Do you dread the onset of allergy season, knowing full well that you’ll be reaching for an anti-histamine every day? Do you suffer from facial flushing and headaches after drinking wine, or experience unusual abdominal discomfort and bloating? If these symptoms ring a bell, you may be struggling with histamine intolerance. In my experience as a clinical nutritionist, I’ve observed an increasing prevalence of histamine intolerance in my client population. In this two-part blog series, I’ll explain the science behind histamine, the underlying causes of histamine intolerance, and how nutritional and lifestyle interventions can balance histamine activity and help you restore your health!
What is Histamine Intolerance?
Histamine is a compound released by immune cells in response to injury and allergic and inflammatory stimuli. It plays multiple essential roles in human physiology:
Histamine functions as a neurotransmitter, sending signals to your brain, communicating wakefulness and attention. (1)
Histamine stimulates the release of gastric acid from parietal cells of the stomach, a critical step in the digestive process. (2)
Histamine is involved in the inflammatory response after injury, including the contraction of smooth muscle and the dilation of blood vessels. These processes recruit immune molecules into the site of injury to repair damaged, inflamed tissues.
While histamine plays several crucial roles in the body, it can cause problems in excess. When your body produces (or consumes) excess histamine, or fails to break down circulating histamine, the pro-inflammatory and vasodilating effects of this chemical can cause significant health problems. Some of the symptoms of histamine intolerance include:
Neurological: Headaches, vertigo, impaired body temperature regulation, brain fog, fatigue. Interesting new research suggests that histamine and allergic inflammation may play a role in ADHD and autism spectrum disorders due to histamine’s effects on neurological function. In a preclinical model, a histamine receptor antagonist was found to attenuate autistic behaviors in juvenile rodents; I’d be interested to see if a low-histamine diet or anti-histamine nutraceuticals could have a similar effect! (3, 4, 5)
Cardiovascular: Arrhythmias, tachycardia, hypertension/hypotension (high or low blood pressure)
Respiratory: Bronchoconstriction, nasal congestion, sinus issues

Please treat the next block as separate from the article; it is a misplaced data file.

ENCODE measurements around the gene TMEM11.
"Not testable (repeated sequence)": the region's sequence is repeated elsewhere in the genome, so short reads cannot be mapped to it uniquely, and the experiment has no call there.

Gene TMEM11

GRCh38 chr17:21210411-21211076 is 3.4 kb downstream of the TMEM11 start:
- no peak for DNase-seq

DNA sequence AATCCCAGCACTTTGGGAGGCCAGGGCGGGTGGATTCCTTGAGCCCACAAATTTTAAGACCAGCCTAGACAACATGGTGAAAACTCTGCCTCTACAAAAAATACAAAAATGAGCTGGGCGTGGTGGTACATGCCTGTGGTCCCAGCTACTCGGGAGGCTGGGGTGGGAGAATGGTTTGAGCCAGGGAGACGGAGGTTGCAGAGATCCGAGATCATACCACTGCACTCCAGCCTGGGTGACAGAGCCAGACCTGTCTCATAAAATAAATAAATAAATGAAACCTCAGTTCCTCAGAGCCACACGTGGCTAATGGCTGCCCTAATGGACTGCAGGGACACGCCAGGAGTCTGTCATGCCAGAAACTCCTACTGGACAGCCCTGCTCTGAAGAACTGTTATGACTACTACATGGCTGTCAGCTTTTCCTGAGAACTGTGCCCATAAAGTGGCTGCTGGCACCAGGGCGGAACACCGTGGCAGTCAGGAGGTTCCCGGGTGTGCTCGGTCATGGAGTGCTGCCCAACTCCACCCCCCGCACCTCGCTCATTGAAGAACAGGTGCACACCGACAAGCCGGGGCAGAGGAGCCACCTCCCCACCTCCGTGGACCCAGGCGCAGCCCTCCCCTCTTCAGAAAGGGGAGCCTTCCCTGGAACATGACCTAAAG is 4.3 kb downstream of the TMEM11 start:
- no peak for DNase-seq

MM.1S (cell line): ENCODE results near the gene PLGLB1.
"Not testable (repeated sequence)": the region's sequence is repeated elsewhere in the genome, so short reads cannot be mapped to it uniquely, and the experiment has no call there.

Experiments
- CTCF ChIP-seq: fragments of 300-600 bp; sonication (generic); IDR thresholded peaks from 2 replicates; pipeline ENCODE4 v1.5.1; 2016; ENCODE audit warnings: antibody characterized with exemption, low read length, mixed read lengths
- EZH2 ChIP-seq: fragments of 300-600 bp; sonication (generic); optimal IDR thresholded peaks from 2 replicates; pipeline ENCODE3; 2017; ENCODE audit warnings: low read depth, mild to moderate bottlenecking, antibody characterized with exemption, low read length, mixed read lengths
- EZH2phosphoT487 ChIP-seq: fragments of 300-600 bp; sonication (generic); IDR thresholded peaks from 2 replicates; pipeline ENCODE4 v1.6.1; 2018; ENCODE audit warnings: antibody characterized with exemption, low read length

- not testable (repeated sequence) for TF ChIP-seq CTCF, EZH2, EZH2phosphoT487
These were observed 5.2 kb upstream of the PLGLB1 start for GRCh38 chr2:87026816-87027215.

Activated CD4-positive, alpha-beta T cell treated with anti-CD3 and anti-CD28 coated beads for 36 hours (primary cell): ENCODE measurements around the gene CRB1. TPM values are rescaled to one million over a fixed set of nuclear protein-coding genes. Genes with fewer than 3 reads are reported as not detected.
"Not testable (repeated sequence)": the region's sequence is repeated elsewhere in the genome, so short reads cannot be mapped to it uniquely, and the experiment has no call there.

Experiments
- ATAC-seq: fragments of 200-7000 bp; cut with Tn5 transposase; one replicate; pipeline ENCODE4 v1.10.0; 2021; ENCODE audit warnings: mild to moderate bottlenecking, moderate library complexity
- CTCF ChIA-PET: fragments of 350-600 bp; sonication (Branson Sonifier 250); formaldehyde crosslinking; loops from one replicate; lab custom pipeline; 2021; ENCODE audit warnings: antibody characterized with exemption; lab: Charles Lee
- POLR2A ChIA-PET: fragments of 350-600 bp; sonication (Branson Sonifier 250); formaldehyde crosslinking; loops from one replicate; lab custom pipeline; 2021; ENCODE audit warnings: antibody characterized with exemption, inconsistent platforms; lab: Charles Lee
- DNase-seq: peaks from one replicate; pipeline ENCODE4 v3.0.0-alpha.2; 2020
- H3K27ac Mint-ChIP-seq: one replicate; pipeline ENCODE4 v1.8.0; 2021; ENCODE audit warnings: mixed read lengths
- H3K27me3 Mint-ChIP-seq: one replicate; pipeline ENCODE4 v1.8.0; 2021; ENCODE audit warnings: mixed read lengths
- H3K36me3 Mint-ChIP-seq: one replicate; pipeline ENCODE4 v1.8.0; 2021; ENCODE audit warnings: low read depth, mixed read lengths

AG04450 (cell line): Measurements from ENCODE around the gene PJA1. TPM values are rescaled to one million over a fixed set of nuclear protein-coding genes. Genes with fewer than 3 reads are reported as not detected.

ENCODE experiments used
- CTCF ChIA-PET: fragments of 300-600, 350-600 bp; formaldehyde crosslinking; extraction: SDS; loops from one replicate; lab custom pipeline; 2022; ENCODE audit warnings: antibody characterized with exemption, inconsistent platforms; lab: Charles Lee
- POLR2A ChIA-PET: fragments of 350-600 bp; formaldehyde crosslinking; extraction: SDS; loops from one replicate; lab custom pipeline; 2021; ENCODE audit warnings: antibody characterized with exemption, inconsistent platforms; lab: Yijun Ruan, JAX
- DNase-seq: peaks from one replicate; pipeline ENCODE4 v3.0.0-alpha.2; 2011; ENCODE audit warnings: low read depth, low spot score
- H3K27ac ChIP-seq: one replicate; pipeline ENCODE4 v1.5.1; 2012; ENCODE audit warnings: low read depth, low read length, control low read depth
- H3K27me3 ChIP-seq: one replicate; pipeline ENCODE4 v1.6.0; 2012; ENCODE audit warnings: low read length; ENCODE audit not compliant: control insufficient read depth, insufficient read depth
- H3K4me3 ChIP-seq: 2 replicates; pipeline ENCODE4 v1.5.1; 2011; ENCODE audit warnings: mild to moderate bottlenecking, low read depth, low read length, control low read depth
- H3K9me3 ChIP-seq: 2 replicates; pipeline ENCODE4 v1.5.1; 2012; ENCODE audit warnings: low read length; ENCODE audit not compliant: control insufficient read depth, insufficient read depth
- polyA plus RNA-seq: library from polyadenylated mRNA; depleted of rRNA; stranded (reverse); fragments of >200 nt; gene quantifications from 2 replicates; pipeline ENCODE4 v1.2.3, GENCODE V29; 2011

Gastrointestinal: Abdominal pain, bloating, diarrhea, flatulence, nausea, vomiting, motion sickness
Food and chemical sensitivities
Dermatological: Flushing, itching, hives
Female reproductive system: Dysmenorrhea, irregular menstrual cycle
As you can see, many of the symptoms of histamine intolerance overlap with other conditions, such as IBS and environmental allergies. Many clinicians mistake histamine intolerance for other conditions, leading to continued suffering on the part of the patient/client.
Diagnosis of Histamine Intolerance
The wide range of symptoms triggered by histamine intolerance makes it quite challenging to diagnose, at least if you are relying on biomarkers. You can obtain a measurement of whole blood histamine from labs such as Quest and LabCorp, but this measurement is simply a snapshot of your histamine level at one point in time. Many of my clients who have histamine intolerance received "normal" whole blood histamine results. It is also possible to test for levels of diamine oxidase, an enzyme that breaks down histamine in the gut; however, this marker also frequently comes back “normal,” even in the most histamine-sensitive people.
If we can’t use biomarkers to detect histamine intolerance, what are our alternatives? I have found that a trial of a low-histamine diet is the best way to determine whether a client is suffering from histamine intolerance. On a low-histamine diet, you'll avoid histamine-containing and histamine-liberating foods for at least six weeks while tracking changes in your symptoms. If you feel better on the low-histamine diet, then you are likely histamine intolerant. It is crucial to commit to a low-histamine diet for at least six weeks because delayed reactions are common in histamine intolerance, and it may take some time to correlate changes in symptoms with dietary changes.
Underlying Causes of Histamine Intolerance
While histamine intolerance is a distinct condition, it is actually a reflection of underlying disturbances in your body that are either increasing histamine production or impairing your ability to degrade histamine.
Leaky Gut and SIBO
Two of the most important causes of histamine intolerance are leaky gut and small intestinal bacterial overgrowth (SIBO). Leaky gut, referred to in the scientific literature as “increased intestinal permeability,” occurs when the tight junction proteins holding adjacent intestinal cells together become damaged, resulting in "holes" or "cracks" between the cells. These intracellular spaces allow undigested food proteins and bacterial byproducts to leak from the intestinal lumen into the systemic circulation, provoking in the inflammatory response. The resulting inflammation triggers the production of histamine, causing your “histamine bucket” to overflow and resulting in histamine intolerance.